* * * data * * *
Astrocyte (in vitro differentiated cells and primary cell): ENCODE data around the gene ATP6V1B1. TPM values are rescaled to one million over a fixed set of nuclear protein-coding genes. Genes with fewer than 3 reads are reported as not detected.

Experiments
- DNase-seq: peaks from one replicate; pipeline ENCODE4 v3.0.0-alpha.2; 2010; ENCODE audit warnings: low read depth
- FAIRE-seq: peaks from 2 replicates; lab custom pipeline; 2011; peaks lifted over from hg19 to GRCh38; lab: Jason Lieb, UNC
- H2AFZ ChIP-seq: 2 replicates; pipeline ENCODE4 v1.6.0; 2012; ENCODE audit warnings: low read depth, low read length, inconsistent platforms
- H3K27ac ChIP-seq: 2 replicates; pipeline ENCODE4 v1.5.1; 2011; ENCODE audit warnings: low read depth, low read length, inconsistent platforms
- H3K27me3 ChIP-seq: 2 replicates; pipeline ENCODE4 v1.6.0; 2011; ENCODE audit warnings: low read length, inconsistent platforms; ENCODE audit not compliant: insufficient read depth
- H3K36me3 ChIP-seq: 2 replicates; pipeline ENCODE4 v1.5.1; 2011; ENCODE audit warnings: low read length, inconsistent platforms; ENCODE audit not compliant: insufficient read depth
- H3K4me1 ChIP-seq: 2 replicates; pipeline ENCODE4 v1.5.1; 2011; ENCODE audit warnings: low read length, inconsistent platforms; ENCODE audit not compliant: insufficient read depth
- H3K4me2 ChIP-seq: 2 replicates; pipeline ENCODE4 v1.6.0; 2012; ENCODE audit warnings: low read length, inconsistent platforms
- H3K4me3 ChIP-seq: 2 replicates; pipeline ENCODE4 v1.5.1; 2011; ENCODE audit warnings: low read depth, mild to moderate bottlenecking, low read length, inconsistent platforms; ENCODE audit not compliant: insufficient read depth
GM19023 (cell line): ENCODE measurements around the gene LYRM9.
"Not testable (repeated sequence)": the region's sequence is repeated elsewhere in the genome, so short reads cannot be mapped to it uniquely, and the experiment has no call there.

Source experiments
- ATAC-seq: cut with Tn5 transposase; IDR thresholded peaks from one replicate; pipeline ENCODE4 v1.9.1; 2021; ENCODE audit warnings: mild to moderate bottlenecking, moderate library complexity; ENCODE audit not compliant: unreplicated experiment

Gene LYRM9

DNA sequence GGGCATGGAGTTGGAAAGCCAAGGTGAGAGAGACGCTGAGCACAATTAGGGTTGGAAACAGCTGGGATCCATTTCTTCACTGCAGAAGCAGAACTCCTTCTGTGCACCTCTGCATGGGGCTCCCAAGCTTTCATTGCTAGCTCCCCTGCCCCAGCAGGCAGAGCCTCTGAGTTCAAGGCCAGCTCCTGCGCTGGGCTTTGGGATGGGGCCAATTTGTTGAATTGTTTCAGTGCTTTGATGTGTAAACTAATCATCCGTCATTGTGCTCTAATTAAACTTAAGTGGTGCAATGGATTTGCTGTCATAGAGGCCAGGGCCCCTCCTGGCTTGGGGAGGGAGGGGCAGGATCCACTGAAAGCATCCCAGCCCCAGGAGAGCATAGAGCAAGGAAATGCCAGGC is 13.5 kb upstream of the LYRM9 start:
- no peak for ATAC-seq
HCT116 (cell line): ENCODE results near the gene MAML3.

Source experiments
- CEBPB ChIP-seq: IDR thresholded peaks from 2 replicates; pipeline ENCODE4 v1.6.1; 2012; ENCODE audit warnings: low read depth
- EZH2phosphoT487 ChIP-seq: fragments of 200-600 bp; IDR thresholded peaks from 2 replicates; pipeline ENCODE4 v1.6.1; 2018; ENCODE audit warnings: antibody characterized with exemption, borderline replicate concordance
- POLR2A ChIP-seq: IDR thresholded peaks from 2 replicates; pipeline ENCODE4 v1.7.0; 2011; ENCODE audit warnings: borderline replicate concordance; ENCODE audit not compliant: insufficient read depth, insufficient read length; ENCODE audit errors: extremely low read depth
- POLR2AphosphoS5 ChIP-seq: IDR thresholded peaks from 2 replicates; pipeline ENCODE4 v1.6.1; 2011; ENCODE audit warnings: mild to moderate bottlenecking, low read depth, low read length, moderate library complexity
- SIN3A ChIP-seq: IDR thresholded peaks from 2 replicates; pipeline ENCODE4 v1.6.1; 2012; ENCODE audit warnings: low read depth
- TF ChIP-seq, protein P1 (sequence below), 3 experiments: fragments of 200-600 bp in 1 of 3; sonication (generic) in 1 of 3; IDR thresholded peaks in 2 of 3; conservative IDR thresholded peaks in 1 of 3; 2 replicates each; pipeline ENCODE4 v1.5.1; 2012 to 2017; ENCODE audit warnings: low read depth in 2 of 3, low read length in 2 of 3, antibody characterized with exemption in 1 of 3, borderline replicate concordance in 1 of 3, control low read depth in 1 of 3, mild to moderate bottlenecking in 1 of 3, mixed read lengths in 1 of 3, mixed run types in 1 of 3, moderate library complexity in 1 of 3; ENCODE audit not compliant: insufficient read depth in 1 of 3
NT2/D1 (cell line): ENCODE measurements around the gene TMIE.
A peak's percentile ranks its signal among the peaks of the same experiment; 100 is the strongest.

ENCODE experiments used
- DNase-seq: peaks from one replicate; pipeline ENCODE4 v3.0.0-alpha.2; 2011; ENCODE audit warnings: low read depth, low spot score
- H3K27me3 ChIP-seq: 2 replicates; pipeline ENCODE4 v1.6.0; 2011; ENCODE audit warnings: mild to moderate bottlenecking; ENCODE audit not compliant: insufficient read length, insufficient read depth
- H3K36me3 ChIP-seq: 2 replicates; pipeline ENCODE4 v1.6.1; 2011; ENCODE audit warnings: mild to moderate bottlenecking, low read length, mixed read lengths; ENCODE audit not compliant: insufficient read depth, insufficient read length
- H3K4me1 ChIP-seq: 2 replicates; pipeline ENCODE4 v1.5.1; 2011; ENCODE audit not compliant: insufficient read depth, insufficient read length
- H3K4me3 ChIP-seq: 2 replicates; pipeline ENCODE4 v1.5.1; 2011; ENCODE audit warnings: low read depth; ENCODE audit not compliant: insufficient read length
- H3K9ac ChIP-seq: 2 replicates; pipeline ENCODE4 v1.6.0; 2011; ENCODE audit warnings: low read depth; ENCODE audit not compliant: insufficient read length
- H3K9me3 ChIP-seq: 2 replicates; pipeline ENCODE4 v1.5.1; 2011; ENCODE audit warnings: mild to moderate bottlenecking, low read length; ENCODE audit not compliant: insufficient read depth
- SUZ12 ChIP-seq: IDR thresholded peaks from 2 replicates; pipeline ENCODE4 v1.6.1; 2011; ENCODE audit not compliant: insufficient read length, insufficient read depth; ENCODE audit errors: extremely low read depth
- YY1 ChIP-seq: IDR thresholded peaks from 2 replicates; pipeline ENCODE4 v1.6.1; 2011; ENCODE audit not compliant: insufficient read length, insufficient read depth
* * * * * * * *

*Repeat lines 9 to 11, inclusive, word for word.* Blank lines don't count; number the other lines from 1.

- H3K4me1 ChIP-seq: 2 replicates; pipeline ENCODE4 v1.5.1; 2011; ENCODE audit warnings: low read length, inconsistent platforms; ENCODE audit not compliant: insufficient read depth
- H3K4me2 ChIP-seq: 2 replicates; pipeline ENCODE4 v1.6.0; 2012; ENCODE audit warnings: low read length, inconsistent platforms
- H3K4me3 ChIP-seq: 2 replicates; pipeline ENCODE4 v1.5.1; 2011; ENCODE audit warnings: low read depth, mild to moderate bottlenecking, low read length, inconsistent platforms; ENCODE audit not compliant: insufficient read depth